The molecular composition of wine varies dramatically due to location, vintage, other local growing conditions, and winemaking techniques, all of which are unique on the molecular level for each and every wine.  Metal ions naturally accumulate in the grapes throughout the growing season, and will be different depending upon the exact vineyard location.  Pollution, sea spray, fertilizers, and pesticides can all introduce metal ions in the grapes as well, which can add to the uniqueness of the molecular signature of the grape and subsequent wine.  Specific vinification techniques can also change the molecular composition of the finished wine, including the particular storage/fermentation vessels, the use of flocculants, pH buffering, alcohol fermentation, malolactic fermentation, the use of glycerol, and the removal of potassium bitartarate from American versus European wines.  The presence of a large variety of molecules, ions, and compounds that vary depending upon growing conditions and vinification techniques change the dielectric response when undergoing analysis using the methods of the authors of this study result in a specific wine signature, or wine fingerprint, which may be used to determine the authenticity of any bottle of wine.

Harley et al, 2011doi: 10.1016/j.aca.2011.06.048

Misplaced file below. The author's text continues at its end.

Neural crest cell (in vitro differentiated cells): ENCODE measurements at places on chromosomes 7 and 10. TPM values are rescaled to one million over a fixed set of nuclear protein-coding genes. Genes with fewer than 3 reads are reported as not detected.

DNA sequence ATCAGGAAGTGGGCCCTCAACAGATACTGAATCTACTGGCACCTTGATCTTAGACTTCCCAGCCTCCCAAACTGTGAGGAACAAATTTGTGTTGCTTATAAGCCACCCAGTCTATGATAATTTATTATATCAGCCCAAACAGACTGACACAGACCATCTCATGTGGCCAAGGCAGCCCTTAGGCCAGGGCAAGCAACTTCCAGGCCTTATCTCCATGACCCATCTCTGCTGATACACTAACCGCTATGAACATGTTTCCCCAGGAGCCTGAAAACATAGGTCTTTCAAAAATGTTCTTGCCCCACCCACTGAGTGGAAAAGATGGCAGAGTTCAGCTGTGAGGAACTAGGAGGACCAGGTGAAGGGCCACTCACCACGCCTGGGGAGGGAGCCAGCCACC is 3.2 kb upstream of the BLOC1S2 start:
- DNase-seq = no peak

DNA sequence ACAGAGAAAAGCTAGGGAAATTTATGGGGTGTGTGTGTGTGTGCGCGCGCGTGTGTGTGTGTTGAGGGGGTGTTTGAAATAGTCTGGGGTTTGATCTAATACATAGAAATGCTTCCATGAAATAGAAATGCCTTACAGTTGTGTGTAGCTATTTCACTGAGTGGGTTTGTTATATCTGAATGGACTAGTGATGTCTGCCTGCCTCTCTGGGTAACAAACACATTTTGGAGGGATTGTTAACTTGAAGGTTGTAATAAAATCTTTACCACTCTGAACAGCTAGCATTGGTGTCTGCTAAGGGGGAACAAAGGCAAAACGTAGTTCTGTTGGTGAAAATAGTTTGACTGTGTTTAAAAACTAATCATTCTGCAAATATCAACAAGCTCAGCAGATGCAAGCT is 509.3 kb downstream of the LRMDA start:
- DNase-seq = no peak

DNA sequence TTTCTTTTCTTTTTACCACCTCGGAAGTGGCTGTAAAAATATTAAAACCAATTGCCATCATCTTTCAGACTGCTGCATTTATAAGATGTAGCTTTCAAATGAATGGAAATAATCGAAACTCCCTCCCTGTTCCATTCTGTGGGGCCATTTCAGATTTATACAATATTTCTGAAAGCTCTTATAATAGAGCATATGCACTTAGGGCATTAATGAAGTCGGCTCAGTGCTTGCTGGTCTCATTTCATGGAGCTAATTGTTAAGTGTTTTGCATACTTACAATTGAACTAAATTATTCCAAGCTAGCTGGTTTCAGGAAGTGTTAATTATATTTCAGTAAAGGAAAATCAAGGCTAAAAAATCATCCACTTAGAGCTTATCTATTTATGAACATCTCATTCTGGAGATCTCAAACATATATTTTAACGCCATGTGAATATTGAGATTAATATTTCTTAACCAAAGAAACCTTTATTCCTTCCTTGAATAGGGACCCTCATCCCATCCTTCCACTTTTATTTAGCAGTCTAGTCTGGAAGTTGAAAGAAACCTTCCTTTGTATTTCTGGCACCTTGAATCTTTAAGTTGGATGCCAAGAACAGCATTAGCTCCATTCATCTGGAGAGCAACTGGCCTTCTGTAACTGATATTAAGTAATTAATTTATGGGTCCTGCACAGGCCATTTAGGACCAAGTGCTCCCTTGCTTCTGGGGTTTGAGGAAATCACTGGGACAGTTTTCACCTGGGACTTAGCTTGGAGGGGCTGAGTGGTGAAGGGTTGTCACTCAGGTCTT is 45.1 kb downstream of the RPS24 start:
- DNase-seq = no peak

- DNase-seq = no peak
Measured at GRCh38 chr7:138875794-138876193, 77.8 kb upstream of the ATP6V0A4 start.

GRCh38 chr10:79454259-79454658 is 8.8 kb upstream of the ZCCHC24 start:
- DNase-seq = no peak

Basically (and when I say basic, I mean really basic), this method works by passing a dielectric frequency across a bottle of wine via a copper electrode, the dielectric response and absorption of which are monitored by another copper electrode at the bottom of the bottle and measured by a computer.  Figure 1 by the authors of this study illustrates the device used to measure this dielectric absorption of intact wine bottles.  The data measured and collected by the computer are then subject to PCA analysis, the results of which provide a unique fingerprint for each wine analyzed.  By knowing the unique fingerprint of authentic wines, and by comparing them to a potential counterfeit wines, it can be determined with accuracy whether or not the wines are authentic or an imposter.

Methods

Due to the intense mathematical, chemical, and physical science presented in the methods of this paper, I will be condensing them and only discussing the most pertinent pieces of information.  Should you require more details, please feel free to ask.  Dielectric measurements were calculated using a suite of equations, of which I’ll skip for now.